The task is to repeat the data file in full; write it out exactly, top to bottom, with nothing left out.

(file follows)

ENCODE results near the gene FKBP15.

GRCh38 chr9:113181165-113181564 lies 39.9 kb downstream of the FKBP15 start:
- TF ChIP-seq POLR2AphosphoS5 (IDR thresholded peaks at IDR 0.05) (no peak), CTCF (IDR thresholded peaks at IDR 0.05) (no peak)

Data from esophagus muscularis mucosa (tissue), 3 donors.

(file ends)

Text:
ENCODE results near the gene FKBP15.

GRCh38 chr9:113181165-113181564 lies 39.9 kb downstream of the FKBP15 start:
- TF ChIP-seq POLR2AphosphoS5 (IDR thresholded peaks at IDR 0.05) (no peak), CTCF (IDR thresholded peaks at IDR 0.05) (no peak)

Data from esophagus muscularis mucosa (tissue), 3 donors.